In many ways, The Big Buy plays out like a weird hybrid between a classical Greek tragedy and an American morality play. It has all the elements of power absolutely corrupting those who wield it. If left to its own devices, it is almost impossible to walk away from this documentary feeling a little bit of moral superiority. Surely, we all would have acted differently under such circumstances, right? Surely, we’re all made of better moral fiber. If it wasn’t 2014 and we were just watching this movie in 2006, it would be very tempting to dismiss Tom DeLay as just another casualty of the Washington Machine: a congressman from the hinterlands that got taken in by the system and he let its corruption and power rot away his soul.
You can almost feel the tangible finger wagging and heads shaking in morally self-satisfied disgust. Thankfully, we have the hindsight of his 2013 acquittal. Things that looked like black and white in the play turned out to be gray. And since we’re actually living in one of the few countries in the world where you have to be proven beyond a reasonable doubt, DeLay was able to show that the evidence stacked up against him wasn’t up to snuff-at least according to American standards. And this is precisely the kind of factoid that leaves one walking away from this film feeling a little bit dirtier (source).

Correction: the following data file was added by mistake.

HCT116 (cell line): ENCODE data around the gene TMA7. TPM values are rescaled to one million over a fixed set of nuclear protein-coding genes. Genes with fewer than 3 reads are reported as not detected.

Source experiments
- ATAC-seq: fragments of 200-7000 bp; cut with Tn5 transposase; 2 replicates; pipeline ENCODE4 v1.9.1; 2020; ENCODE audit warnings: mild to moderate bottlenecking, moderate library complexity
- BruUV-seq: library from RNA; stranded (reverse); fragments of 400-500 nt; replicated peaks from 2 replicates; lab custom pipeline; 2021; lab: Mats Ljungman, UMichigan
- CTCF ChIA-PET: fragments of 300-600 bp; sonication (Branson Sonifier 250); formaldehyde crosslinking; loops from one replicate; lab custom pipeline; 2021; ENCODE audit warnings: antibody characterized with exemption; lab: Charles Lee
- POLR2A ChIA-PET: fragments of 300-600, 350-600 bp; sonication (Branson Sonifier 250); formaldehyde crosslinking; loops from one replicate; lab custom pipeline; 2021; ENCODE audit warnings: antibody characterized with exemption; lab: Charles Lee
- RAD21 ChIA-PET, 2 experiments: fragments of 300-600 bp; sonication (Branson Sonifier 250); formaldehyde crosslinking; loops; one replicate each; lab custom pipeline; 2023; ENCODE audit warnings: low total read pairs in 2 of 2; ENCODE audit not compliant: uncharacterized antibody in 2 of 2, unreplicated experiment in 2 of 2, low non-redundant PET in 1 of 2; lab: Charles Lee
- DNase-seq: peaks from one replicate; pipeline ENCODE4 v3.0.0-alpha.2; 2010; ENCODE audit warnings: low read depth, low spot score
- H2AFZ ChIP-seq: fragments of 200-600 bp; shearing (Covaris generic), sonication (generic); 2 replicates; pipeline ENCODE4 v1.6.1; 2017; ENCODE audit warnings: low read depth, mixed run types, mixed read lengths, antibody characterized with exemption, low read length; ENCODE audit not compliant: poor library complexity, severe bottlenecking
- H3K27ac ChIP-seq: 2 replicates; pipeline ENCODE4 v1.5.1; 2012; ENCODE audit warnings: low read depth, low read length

You have to see The Big Buy with the hindsight of DeLay’s 2013 acquittal. Otherwise, it would be too easy to become part of the moral wolf pack ready to condemn him. The reality is that there was very little substantive evidence against him. At least it didn’t’ legally fit the elements that would have secured his conviction. Still, the Big Buy and his presentation of DeLay succeeds in getting audiences in 2006 and beyond to convict DeLay morally if not legally. Which begs the question: can you really lay moral blame on someone who is just effective at what he does?
If DeLay were meek and docile, it would be a surprise if he would have attracted as much heat and anger as he did. But consider it a character flaw or the right character set at the right time, DeLay was effective, brutal, and to the point. He made things happen. And as The Big Buy shows-he had to pay for being so damn effective.